• Caryn said at December 19th, 2011 at 9:05 pm :

    Lori, I just Googled and found your site. I’m trying to start to include some Montessori methods at home. My initial experience with this method was a positive one. I attended Montessori for 2 years as I child. However, my family and I had a very bad experience with a Montessori school which was not at all welcoming to us or our child with special needs. I wish we had you or your mentor as our teacher. I’m certain our experience would have been different. We hope to find a good balance with using this wonderful method in our home while continuing with the fully-inclusive environment practiced at our excellent public school.

  • Lori Bourne said at December 19th, 2011 at 10:37 pm :

    Hi, Caryn! So glad you found us. Yes, unfortunately the quality of Montessori programs varies widely. I am so glad to hear you are incorporating Montessori into your home. Be sure to check out the posts in our “Homeschooling” category.


  • Girish said at March 29th, 2012 at 5:18 am :

    Hi, Thanks for the inputs, i also wanted check what is the learning level in montessori school in india ?
    my son is 3.7 years, he just finished level 1 of montossori and what should be he ready with and then what will he as to learn on 2 year M2
    Please do help us


  • Lori Bourne said at March 29th, 2012 at 7:27 am :

    Hi, Girish! I can’t speak for India specifically, but generally Montessori schools divide children by age in 3 year cycles. First there is 0-3 (toddler), then 3-6 (preschool & kindergarten), 6-9 (lower elementary) and 9-12 (upper elementary).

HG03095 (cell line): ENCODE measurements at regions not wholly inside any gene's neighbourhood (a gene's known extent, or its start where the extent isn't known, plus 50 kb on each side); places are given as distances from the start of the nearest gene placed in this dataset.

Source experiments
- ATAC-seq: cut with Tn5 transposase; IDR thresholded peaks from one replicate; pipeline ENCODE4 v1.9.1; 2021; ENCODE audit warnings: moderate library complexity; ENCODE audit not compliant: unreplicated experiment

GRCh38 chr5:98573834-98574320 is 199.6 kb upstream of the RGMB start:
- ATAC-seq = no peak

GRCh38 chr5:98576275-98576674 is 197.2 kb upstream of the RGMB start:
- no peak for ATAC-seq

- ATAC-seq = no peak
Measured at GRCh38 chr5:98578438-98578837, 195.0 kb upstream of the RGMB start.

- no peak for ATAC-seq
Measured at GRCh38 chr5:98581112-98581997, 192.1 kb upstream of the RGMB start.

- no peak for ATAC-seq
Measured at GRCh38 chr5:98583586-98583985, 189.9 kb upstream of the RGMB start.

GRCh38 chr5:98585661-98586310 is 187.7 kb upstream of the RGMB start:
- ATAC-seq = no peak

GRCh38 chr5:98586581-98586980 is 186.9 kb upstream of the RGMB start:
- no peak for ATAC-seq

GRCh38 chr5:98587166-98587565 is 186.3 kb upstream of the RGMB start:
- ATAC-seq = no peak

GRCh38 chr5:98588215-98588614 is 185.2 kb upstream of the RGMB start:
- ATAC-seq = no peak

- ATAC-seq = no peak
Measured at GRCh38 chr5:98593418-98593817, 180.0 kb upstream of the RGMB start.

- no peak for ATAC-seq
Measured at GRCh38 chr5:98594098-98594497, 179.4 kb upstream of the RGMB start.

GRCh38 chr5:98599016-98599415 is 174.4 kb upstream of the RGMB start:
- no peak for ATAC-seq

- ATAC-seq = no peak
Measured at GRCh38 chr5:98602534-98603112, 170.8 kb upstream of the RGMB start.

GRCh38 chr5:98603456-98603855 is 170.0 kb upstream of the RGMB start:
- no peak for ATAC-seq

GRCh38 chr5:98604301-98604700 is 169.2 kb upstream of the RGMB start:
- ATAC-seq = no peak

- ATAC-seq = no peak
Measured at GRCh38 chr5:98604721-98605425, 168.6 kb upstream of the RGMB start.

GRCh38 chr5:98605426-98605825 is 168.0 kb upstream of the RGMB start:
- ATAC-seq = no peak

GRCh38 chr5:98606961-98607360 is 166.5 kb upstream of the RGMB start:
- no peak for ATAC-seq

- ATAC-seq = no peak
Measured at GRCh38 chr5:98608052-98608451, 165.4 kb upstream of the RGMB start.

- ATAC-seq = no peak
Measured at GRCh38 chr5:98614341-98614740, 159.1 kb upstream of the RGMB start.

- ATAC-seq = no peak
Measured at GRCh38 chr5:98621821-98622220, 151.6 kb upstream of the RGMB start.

As far as what your son will have accomplished by now, that will vary by school and by child. During the 0-6 age, learning is almost entirely child-directed based on the child’s needs and choices. The teacher “follows the child”, observing closely what the child is interested in and what their strengths and weaknesses are, and presenting materials based on those observations.

    To find out exactly what your son has done and what he will be doing next, you’ll need to meet with your child’s teacher. They should be able to provide you with a checklist of 3-6 skills and show which ones he has mastered, which ones he is working on, and which ones he still needs to learn.

    Thanks for stopping by!

  • corky said at May 14th, 2012 at 8:59 am :